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The Six Fundraiser’s Dilemmas – The Staff Turnover Dilemma

Updated: May 28

DGB Director, Peter Dalton, co-authored Giving Hope, for fundraisers, fundraising leaders, boards, CEOs and executives of for-purpose organisations. The book features the Six Fundraisers’ Dilemmas.


I was reminded of an old business joke recently. You probably know this one already.


Manager: What happens if we invest in developing our people and they leave us?

CEO: What happens if we don’t and they stay?

And I wondered what would happen if I turned it around. What if we consider that from a fundraising perspective?

CEO: What happens if we don’t invest in our fundraising staff and they leave?

Manager: What happens if we do, and they stay?


We know that people are leaving for-purpose organisations in ever-larger numbers. And while the majority remain in the for-purpose sector, some leave altogether. We also know that the time fundraisers stay with for-purpose organisations is getting shorter. Fundraising staff change roles and organisations frequently, about every 16 to 18 months for general staff and around every second year for those in the top jobs.

It’s not just the rapid turnover either. We’ve all had first-hand experience of how long it takes to backfill these jobs. Many organisations find it difficult to locate qualified fundraisers and often the top jobs remain vacant. Even after many attempts to locate the ‘right’ person. High turnover, uncertainty of continuity and staff capability has a negative impact on for-purpose organisations, their ability to deliver outcomes for their beneficiaries and donors.

Losing fundraising talent stops great fundraising.

Talented, motivated individuals are attracted to for-purpose organisations, because they want to make a difference. Great fundraising is a combination of the right fundraising activities coupled with the right organisational approach. An organisational approach that can attract the best talent reduces staff ‘churn’. This gives hope to fundraising staff as much as to donors and beneficiaries.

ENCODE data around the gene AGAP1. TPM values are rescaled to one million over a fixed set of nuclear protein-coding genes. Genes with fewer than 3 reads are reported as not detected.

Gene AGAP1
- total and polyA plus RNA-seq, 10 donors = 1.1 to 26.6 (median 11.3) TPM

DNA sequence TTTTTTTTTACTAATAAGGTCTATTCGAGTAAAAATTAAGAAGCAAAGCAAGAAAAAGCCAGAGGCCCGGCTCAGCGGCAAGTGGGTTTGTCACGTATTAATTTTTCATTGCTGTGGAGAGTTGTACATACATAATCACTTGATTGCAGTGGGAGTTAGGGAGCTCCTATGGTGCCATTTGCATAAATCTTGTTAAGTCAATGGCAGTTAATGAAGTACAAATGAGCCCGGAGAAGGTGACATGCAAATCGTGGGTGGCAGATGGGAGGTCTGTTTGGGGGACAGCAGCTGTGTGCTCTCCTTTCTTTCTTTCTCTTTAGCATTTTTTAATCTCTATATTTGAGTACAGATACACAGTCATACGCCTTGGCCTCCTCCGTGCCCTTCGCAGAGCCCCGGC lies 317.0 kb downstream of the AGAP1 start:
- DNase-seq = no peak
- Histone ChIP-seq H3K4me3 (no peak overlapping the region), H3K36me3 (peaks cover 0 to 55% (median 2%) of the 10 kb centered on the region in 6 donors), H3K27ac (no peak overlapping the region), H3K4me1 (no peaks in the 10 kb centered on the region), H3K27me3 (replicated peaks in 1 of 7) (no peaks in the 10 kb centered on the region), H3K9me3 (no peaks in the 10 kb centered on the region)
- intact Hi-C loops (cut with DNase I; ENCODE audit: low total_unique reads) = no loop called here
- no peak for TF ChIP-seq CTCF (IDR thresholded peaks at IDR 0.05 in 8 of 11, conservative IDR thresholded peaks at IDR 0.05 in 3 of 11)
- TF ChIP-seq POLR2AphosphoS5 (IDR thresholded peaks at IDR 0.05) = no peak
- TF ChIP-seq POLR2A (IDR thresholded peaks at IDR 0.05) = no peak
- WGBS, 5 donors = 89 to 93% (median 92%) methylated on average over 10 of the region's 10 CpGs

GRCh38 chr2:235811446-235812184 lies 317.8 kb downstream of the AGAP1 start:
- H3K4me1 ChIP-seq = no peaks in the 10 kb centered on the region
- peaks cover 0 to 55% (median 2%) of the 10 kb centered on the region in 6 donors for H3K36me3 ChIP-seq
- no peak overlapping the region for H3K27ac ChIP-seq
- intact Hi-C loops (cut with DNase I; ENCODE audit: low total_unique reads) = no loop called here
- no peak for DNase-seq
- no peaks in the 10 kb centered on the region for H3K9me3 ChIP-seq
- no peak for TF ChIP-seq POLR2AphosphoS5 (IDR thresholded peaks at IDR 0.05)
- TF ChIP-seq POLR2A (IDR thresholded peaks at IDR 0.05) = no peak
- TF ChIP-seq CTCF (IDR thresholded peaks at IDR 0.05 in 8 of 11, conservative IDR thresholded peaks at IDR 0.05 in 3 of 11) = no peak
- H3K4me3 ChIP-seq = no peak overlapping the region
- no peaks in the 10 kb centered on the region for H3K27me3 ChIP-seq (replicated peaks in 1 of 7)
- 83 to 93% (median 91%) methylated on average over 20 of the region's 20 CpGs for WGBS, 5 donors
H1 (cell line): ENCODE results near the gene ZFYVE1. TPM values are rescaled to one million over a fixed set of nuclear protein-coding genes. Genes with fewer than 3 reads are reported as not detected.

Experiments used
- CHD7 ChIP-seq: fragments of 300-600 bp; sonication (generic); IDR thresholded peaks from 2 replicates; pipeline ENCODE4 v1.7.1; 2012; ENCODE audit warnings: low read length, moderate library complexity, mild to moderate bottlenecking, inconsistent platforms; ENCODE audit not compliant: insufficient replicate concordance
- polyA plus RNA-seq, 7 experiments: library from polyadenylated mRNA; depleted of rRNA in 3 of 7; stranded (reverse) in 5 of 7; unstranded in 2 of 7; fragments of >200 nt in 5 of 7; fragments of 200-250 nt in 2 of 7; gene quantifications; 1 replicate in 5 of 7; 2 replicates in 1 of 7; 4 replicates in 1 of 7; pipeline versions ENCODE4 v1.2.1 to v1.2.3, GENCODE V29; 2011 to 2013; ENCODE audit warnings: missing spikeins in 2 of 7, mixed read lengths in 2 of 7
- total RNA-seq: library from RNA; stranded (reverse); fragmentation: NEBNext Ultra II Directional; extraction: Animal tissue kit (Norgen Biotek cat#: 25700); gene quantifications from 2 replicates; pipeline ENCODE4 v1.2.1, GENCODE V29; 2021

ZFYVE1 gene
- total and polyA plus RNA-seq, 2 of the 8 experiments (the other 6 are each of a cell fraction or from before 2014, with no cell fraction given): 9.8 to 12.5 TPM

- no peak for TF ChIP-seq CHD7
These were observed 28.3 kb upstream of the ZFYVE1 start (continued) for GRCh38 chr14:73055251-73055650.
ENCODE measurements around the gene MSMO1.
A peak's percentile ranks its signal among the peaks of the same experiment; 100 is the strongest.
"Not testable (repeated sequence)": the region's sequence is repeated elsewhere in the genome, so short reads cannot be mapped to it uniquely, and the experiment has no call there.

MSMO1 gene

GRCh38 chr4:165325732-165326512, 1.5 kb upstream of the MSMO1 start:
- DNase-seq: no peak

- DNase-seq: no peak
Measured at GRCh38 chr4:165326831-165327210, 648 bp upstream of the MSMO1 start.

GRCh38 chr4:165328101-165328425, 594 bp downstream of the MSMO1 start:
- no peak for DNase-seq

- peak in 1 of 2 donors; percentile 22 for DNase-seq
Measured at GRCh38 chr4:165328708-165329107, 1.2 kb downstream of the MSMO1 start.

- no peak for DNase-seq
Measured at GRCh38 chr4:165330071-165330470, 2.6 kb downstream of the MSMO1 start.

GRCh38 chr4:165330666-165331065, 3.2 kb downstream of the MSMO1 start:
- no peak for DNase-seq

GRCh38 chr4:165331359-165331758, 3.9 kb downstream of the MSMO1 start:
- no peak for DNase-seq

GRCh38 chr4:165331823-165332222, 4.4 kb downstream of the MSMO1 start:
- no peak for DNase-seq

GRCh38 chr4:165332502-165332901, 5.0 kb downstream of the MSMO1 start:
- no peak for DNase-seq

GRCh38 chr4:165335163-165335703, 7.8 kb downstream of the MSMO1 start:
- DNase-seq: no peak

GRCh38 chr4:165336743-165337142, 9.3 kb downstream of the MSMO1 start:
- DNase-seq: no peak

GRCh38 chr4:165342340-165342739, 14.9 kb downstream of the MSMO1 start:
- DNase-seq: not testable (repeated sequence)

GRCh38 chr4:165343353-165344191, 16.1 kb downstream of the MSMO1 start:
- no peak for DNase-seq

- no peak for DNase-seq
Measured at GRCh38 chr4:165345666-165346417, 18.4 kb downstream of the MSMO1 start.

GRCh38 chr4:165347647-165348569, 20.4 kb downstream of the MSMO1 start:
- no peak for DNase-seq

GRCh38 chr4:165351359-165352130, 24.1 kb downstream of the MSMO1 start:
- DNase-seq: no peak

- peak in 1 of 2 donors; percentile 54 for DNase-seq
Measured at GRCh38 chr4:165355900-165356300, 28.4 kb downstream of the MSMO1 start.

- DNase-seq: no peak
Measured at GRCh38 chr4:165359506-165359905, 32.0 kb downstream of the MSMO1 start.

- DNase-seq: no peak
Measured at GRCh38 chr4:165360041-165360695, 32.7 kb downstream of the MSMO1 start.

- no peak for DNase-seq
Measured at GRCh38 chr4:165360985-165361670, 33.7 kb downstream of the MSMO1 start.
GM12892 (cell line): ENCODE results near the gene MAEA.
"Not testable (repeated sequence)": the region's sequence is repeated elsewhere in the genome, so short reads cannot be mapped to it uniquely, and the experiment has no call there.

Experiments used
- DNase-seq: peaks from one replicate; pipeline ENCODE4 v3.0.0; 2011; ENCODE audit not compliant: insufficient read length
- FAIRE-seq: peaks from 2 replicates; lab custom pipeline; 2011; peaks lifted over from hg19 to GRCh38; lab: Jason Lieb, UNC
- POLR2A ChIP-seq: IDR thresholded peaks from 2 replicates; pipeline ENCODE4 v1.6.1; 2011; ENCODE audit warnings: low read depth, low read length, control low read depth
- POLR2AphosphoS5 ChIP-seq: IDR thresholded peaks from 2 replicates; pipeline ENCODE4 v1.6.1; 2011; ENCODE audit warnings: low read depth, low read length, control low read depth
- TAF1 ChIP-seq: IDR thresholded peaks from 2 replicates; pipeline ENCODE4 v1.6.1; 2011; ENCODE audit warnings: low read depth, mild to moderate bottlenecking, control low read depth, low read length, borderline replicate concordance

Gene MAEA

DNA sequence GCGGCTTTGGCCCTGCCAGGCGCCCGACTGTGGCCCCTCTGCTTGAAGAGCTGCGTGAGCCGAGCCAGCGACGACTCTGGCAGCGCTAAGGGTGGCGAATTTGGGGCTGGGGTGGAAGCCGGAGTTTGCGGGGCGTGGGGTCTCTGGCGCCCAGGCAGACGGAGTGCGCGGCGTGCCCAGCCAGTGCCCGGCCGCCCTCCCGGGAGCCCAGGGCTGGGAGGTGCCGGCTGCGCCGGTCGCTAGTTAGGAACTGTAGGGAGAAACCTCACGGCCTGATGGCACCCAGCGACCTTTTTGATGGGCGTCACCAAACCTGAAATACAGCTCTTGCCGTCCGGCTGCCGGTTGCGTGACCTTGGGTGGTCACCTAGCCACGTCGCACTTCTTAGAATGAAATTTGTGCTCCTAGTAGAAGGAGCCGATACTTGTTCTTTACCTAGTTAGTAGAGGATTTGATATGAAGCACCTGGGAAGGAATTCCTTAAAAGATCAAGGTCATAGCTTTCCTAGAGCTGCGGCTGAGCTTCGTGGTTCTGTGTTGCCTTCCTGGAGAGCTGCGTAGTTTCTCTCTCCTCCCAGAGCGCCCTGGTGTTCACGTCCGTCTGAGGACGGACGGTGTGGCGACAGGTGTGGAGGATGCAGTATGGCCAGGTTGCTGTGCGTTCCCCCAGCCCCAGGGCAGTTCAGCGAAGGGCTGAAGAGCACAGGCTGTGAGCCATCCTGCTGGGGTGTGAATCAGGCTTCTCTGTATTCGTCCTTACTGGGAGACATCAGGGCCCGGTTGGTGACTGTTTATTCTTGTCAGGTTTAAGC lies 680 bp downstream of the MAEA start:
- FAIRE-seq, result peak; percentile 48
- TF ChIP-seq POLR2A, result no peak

Yet so many brilliant fundraisers and fundraising teams are being restrained from achieving precisely the purpose of great fundraising by the very organisations they work for. Many of the very best fundraising professionals recruited to for-purpose organisations are being set up to fail.

They will fail usually because the organisation has the wrong structure, the wrong culture, and does not have the organisational learning culture to enable great fundraising to thrive. For-purpose organisations seek to create, increase, or improve Value for donors and clients. Value for donors attracts them to the organisation and creates a relationship that invites financial support. Value for clients encourages participation in programs and significant change in lives and communities. Value must always be relevant and meet the needs of stakeholders.

To create great fundraising, for-purpose organisations, CEOs and Boards need to champion the role of the fundraising function and the fundraising leader. If fundraising staff feel they are moving further and further away from the purpose of their organisation because of hierarchies and siloes, reporting lines, and metrics and evaluations, etc., they will feel unable to achieve the outcomes they hoped for.

When the for-purpose organisation and the fundraising team as a whole works together to build an internal culture of philanthropy in their organisation, linked by Donor-centred care, greater fundraising organisational learning and team culture, the inevitable result is reduced fundraising staff turnover.

Which answers my question.

What happens if we invest in our fundraising staff and they stay?


From Roe, R & Dalton, P 2019, Giving Hope: The journey of the for-purpose organisation and it quest for success, Palgrave MacMillan, Singapore.




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